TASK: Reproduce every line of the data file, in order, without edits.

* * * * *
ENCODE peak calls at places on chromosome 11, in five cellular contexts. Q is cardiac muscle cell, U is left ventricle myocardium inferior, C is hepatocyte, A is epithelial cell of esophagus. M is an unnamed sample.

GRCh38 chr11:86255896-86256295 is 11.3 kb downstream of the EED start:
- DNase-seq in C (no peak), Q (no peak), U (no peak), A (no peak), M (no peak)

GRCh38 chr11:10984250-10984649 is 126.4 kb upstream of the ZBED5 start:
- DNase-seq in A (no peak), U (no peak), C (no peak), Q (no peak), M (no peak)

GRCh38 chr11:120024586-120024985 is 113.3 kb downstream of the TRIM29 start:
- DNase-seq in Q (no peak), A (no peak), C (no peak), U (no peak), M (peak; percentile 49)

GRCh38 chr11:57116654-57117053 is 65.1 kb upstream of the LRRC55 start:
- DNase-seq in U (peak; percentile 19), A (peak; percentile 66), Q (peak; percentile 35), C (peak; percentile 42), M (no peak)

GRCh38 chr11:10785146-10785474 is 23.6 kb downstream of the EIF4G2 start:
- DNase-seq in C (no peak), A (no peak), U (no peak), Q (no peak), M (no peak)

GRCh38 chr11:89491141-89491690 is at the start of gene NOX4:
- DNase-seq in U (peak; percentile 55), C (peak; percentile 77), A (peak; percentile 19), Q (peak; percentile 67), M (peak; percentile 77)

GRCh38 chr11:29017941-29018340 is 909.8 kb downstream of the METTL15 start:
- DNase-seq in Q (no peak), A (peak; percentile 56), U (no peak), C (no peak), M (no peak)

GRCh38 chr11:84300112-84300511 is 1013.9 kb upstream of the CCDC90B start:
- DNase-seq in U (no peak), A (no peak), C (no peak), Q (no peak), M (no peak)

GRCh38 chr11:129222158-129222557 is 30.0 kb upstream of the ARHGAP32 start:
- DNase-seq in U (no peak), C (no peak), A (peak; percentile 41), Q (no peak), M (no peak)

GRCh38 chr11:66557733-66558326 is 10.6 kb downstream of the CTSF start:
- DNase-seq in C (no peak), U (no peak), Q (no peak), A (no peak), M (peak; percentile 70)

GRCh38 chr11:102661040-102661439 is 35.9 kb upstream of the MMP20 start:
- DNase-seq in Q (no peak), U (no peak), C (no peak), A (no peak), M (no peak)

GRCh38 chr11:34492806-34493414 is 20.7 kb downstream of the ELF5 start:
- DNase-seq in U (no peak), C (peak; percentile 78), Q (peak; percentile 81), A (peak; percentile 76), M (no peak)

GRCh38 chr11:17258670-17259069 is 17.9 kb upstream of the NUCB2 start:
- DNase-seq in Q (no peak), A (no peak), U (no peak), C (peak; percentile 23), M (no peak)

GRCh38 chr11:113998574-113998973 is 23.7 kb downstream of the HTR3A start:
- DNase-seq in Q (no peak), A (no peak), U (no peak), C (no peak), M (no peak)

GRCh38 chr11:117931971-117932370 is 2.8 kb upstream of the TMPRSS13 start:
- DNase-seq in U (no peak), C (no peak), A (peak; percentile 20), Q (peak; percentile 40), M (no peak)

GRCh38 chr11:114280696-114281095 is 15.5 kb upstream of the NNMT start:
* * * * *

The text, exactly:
ENCODE peak calls at places on chromosome 11, in five cellular contexts. Q is cardiac muscle cell, U is left ventricle myocardium inferior, C is hepatocyte, A is epithelial cell of esophagus. M is an unnamed sample.

GRCh38 chr11:86255896-86256295 is 11.3 kb downstream of the EED start:
- DNase-seq in C (no peak), Q (no peak), U (no peak), A (no peak), M (no peak)

GRCh38 chr11:10984250-10984649 is 126.4 kb upstream of the ZBED5 start:
- DNase-seq in A (no peak), U (no peak), C (no peak), Q (no peak), M (no peak)

GRCh38 chr11:120024586-120024985 is 113.3 kb downstream of the TRIM29 start:
- DNase-seq in Q (no peak), A (no peak), C (no peak), U (no peak), M (peak; percentile 49)

GRCh38 chr11:57116654-57117053 is 65.1 kb upstream of the LRRC55 start:
- DNase-seq in U (peak; percentile 19), A (peak; percentile 66), Q (peak; percentile 35), C (peak; percentile 42), M (no peak)

GRCh38 chr11:10785146-10785474 is 23.6 kb downstream of the EIF4G2 start:
- DNase-seq in C (no peak), A (no peak), U (no peak), Q (no peak), M (no peak)

GRCh38 chr11:89491141-89491690 is at the start of gene NOX4:
- DNase-seq in U (peak; percentile 55), C (peak; percentile 77), A (peak; percentile 19), Q (peak; percentile 67), M (peak; percentile 77)

GRCh38 chr11:29017941-29018340 is 909.8 kb downstream of the METTL15 start:
- DNase-seq in Q (no peak), A (peak; percentile 56), U (no peak), C (no peak), M (no peak)

GRCh38 chr11:84300112-84300511 is 1013.9 kb upstream of the CCDC90B start:
- DNase-seq in U (no peak), A (no peak), C (no peak), Q (no peak), M (no peak)

GRCh38 chr11:129222158-129222557 is 30.0 kb upstream of the ARHGAP32 start:
- DNase-seq in U (no peak), C (no peak), A (peak; percentile 41), Q (no peak), M (no peak)

GRCh38 chr11:66557733-66558326 is 10.6 kb downstream of the CTSF start:
- DNase-seq in C (no peak), U (no peak), Q (no peak), A (no peak), M (peak; percentile 70)

GRCh38 chr11:102661040-102661439 is 35.9 kb upstream of the MMP20 start:
- DNase-seq in Q (no peak), U (no peak), C (no peak), A (no peak), M (no peak)

GRCh38 chr11:34492806-34493414 is 20.7 kb downstream of the ELF5 start:
- DNase-seq in U (no peak), C (peak; percentile 78), Q (peak; percentile 81), A (peak; percentile 76), M (no peak)

GRCh38 chr11:17258670-17259069 is 17.9 kb upstream of the NUCB2 start:
- DNase-seq in Q (no peak), A (no peak), U (no peak), C (peak; percentile 23), M (no peak)

GRCh38 chr11:113998574-113998973 is 23.7 kb downstream of the HTR3A start:
- DNase-seq in Q (no peak), A (no peak), U (no peak), C (no peak), M (no peak)

GRCh38 chr11:117931971-117932370 is 2.8 kb upstream of the TMPRSS13 start:
- DNase-seq in U (no peak), C (no peak), A (peak; percentile 20), Q (peak; percentile 40), M (no peak)

GRCh38 chr11:114280696-114281095 is 15.5 kb upstream of the NNMT start: